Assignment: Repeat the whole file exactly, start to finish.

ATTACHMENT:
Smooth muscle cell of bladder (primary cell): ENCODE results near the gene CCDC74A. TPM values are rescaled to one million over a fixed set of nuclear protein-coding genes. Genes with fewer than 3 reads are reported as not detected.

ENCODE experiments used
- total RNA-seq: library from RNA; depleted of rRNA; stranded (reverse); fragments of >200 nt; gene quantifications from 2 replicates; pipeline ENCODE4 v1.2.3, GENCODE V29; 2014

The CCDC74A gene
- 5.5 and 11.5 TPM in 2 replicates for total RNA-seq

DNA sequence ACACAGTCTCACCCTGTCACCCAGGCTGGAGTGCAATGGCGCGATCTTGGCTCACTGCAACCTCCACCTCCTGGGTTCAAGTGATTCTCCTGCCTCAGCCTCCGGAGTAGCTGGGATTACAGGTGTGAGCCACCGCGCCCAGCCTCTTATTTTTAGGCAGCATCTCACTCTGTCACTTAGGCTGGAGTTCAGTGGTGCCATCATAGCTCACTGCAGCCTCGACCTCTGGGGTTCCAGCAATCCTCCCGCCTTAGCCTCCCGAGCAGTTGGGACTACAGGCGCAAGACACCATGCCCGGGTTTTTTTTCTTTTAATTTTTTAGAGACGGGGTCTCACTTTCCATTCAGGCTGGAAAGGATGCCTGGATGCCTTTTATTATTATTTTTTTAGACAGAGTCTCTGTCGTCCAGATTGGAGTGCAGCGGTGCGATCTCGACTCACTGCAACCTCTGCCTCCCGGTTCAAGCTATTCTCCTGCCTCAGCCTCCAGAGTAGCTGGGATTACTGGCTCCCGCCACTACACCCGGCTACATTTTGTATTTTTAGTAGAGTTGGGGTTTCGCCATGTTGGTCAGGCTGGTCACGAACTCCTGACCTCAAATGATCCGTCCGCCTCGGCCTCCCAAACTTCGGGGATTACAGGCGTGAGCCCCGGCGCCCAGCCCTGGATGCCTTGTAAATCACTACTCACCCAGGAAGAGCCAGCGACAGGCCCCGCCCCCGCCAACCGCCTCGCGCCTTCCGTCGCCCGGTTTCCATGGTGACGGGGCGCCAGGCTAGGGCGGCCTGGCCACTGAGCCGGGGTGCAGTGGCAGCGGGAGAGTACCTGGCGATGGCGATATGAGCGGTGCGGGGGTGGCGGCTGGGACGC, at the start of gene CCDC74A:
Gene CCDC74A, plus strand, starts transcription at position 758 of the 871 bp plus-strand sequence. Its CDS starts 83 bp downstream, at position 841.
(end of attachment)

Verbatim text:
Smooth muscle cell of bladder (primary cell): ENCODE results near the gene CCDC74A. TPM values are rescaled to one million over a fixed set of nuclear protein-coding genes. Genes with fewer than 3 reads are reported as not detected.

ENCODE experiments used
- total RNA-seq: library from RNA; depleted of rRNA; stranded (reverse); fragments of >200 nt; gene quantifications from 2 replicates; pipeline ENCODE4 v1.2.3, GENCODE V29; 2014

The CCDC74A gene
- 5.5 and 11.5 TPM in 2 replicates for total RNA-seq

DNA sequence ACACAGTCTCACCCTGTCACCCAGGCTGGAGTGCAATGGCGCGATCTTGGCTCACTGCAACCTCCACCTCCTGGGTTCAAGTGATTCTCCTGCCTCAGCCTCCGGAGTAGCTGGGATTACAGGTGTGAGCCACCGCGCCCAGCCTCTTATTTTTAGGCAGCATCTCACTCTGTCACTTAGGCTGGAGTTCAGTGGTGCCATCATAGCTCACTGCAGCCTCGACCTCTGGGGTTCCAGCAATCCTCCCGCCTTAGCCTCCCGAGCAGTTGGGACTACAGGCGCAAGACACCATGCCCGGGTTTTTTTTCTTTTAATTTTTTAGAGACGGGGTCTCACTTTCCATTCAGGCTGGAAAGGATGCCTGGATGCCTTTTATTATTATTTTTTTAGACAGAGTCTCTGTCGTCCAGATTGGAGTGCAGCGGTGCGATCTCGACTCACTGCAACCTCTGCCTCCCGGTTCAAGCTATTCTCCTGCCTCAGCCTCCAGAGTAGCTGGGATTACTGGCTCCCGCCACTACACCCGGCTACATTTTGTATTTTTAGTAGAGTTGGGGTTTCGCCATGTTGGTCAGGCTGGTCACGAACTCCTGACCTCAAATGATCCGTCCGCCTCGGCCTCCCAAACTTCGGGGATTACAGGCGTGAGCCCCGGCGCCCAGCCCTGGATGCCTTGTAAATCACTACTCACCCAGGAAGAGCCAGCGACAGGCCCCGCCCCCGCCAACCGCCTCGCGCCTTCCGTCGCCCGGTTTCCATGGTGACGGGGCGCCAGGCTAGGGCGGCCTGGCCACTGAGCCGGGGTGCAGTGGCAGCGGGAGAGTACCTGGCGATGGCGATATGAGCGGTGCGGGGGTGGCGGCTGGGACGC, at the start of gene CCDC74A:
Gene CCDC74A, plus strand, starts transcription at position 758 of the 871 bp plus-strand sequence. Its CDS starts 83 bp downstream, at position 841.